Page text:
Morris jerked me up, and instinct tore through me. I reared back, breaking free from his grasp, and wrapped my arms around my mother’s shoulders. Someone yanked me back. My grip was slipping. They were pulling her away from me.
“NO!” I screamed.
“Let go of her!” I heard a soldier bark. “Or we’ll take you, too, Red.”
Beth’s fists, which had knotted in my school uniform, were torn from my clothing. Through tear-filled eyes I saw that Ryan had restrained her, his face contorted with guilt. Beth was crying, reaching out for me. I didn’t let go of my mother.
“Okay, okay,” I heard my mother say. Her words came out very fast. “Please, officer,pleaselet us go. We can talk right here.”
A sob broke from my throat. I couldn’t stand the obedience in her tone. She was so afraid. They were trying to separate us again, and I knew, more than anything else, that I could not let them do that.
“Be gentle with them, please!Please!” Mrs. Crowley begged.
In one heave, Morris ripped me from my mother. Enraged, I swiped at his face. My nails caught the thin skin of his neck, and he swore loudly.
I saw the world through a crimson veil. I wanted him to attack me just so I could lash out at him again.
His green eyes were beady in anger, and he snarled as he jerked the nightstick from his hip. In a flash it was swinging back above his head.
I braced my arms defensively over my face.
“STOP!” My mother’s pitch was strident. I could hear it above the screaming adrenaline in my ears.
Someone pushed me, and I was flung hard to the ground, my hair covering my face, blocking my vision. There was a stinging in my chest that stole the breath from my lungs. I crawled back to my knees.
“Jennings!” I heard Bateman shout. “Your CO will hear about this!”
Chase was standing in front of me, blocking my view.
“Don’t hurt him!” I panted. Morris’s weapon was still ready to strike, though now it was aimed at Chase.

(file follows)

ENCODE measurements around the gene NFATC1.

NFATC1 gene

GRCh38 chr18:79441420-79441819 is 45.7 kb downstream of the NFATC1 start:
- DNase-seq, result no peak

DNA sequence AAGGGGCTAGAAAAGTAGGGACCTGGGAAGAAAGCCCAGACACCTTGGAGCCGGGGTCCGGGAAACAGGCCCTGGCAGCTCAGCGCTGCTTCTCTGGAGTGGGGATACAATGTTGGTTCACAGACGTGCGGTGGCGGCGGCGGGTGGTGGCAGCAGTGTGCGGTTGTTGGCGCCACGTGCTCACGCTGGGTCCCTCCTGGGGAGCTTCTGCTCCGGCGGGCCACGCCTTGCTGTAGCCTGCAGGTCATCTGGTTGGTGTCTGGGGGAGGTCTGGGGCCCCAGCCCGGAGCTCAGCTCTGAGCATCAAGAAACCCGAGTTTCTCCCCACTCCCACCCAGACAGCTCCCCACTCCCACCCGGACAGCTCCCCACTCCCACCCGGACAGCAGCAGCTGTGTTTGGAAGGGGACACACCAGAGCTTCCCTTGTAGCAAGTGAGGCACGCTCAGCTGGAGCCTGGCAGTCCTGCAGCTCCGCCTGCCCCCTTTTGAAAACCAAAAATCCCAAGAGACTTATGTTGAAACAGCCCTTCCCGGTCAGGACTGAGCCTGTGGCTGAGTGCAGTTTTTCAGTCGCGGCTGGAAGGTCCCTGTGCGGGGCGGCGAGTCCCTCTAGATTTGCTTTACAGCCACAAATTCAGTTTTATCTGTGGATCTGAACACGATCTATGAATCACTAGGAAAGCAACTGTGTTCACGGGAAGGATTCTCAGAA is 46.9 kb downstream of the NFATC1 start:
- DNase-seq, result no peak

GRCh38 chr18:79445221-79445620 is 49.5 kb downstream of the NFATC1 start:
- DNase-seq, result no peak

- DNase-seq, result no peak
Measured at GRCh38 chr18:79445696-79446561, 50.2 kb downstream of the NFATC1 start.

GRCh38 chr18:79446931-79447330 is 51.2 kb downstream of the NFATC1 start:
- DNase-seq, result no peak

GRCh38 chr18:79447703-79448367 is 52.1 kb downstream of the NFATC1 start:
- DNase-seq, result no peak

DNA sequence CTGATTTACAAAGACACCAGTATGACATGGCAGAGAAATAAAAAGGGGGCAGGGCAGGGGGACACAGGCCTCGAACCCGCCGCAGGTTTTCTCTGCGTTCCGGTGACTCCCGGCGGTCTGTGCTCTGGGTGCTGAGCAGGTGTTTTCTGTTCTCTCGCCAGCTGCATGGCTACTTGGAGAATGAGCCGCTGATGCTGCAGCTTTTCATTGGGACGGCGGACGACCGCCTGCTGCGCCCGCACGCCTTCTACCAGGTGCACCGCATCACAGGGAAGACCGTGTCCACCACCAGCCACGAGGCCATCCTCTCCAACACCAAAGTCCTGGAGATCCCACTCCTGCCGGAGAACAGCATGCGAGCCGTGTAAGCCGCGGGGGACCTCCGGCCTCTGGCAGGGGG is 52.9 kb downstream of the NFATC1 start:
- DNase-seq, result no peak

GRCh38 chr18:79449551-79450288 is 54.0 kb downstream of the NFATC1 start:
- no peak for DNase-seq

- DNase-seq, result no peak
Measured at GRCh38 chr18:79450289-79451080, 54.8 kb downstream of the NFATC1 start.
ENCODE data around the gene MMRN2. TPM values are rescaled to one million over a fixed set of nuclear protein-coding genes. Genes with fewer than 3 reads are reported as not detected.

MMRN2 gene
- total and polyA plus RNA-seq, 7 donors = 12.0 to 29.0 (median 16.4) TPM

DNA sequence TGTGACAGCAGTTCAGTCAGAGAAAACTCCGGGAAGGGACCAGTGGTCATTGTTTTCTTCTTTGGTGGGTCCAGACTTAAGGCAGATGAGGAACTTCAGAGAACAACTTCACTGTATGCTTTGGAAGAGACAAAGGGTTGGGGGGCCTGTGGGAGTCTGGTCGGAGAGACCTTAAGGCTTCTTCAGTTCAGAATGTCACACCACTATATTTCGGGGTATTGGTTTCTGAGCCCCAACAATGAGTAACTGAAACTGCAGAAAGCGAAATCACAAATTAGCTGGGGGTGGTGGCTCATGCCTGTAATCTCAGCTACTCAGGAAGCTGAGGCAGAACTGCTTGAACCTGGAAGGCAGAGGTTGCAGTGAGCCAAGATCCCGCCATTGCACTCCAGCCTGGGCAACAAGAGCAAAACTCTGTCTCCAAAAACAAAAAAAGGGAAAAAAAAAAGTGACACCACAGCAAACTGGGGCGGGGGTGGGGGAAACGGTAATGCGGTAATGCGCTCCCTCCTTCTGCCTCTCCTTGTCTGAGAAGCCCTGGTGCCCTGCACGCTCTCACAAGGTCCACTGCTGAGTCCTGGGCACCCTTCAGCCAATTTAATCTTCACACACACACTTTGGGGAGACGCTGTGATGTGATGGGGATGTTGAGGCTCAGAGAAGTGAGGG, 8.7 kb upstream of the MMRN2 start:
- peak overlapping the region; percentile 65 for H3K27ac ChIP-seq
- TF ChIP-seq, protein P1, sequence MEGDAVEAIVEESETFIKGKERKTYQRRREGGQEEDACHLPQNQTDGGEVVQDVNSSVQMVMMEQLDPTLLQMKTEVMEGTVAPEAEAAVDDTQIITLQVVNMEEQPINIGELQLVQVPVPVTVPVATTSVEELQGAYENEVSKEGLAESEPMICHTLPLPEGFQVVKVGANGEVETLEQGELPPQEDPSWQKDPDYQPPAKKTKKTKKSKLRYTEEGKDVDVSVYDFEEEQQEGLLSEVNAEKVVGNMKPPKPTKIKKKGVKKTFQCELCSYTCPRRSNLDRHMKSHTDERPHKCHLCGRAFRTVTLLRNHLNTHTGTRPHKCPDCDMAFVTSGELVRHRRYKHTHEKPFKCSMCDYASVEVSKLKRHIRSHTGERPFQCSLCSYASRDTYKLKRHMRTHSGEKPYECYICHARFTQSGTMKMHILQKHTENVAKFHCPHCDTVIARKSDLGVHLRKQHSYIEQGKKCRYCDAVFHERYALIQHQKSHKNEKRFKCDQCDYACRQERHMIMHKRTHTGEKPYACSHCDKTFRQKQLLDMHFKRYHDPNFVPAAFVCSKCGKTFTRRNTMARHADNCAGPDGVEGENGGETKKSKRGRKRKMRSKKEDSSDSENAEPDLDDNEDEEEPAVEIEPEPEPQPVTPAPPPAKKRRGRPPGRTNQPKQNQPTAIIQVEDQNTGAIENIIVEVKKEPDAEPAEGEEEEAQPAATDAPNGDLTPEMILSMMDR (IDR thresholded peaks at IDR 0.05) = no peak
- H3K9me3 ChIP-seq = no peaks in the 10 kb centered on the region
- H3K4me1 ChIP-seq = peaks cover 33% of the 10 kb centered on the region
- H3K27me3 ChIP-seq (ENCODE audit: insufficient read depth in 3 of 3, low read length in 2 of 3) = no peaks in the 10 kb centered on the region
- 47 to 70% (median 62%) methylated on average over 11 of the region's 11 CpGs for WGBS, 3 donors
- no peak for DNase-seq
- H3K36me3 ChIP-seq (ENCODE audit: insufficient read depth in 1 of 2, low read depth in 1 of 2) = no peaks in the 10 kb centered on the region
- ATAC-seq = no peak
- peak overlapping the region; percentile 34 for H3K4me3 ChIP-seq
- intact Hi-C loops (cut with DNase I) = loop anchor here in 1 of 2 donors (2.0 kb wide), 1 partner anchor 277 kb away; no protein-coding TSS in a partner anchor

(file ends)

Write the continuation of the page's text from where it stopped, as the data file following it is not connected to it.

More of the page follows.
“You don’t need that.” Chase’s voice was very low. Morris lowered the stick.
“You said you’d be cool,” he hissed, glaring at Chase.
Had Chase told this soldier—Morris—about me? Were they friends? How could he be friends with someone like that?
Chase said nothing. He didn’t move.
“Stand down, Jennings,” Bateman commanded.
I scrambled up and glared at the man in charge. “Who the hell do you think you are?”
“Watch your mouth,” snapped Bateman. “You’ve already struck a soldier. How much deeper a hole are you looking to dig?”
I could hear my mother arguing through her hiccuping sobs. When they began to move her toward the van again, I lunged forward, my hands tangling in Chase’s uniform. Desperation blanketed me. They were going to take her away.
“Chase, please,” I begged. “Please tell them this is a mistake. Tell them we’re good people. You know us. You knowme.”
He shook me off as though some disgusting thing had touched him. That stung more than anything could in this moment. I stared at him in shock.
The defeat was devastating.
My arms were pulled behind me and latched into place by Morris’s strong grip. I didn’t care. I couldn’t even feel them.
Chase stepped away from me. Bateman and Conner ushered my mother to the van. She looked over her shoulder at me with scared eyes.
“It’s okay, baby,” she called, trying to sound confident. “I’ll find out who’s responsible for this, and we’ll have a nice long chat.”
My gut twisted at the prospect.
“She doesn’t even have her shoes on!” I shouted at the soldiers.
There were no more words as they loaded my mother in the back of the van. When she disappeared inside, I felt something tear within me, loosing what felt like acid into my chest. It scalded my insides. It made my breath come faster, made my throat burn and my lungs clench.
“Walk to the car,” Morris ordered.
“What? No!” Beth cried. “You can’t take her!”
“What are you doing?” Ryan demanded.
“Ms. Miller is being taken into custody by the federal government in accordance with Article 5 of the Moral Statutes. She’s going into rehabilitation.”
I was getting very tired all of a sudden. My thoughts weren’t making sense. Blurry lines formed around my vision, but I couldn’t blink them back. I gulped down air, but there wasn’t enough.
“Don’t fight me, Ember,” Chase ordered quietly. My heart broke to hear him say my name.
“Why are you doing this?” The sound of my voice was distant and weak. He didn’t answer me. I didn’t expect an answer anyway.
They led me to the car, parked behind the van. Chase opened the door to the backseat and sat me down roughly. I fell to my side, feeling the leather dampen from my tears.
Then Chase was gone. And though my heart quieted, the pain in my chest remained. It stole my breath and swallowed me whole, and I tumbled into darkness.
Copyright © 2012 by Kristen Simmons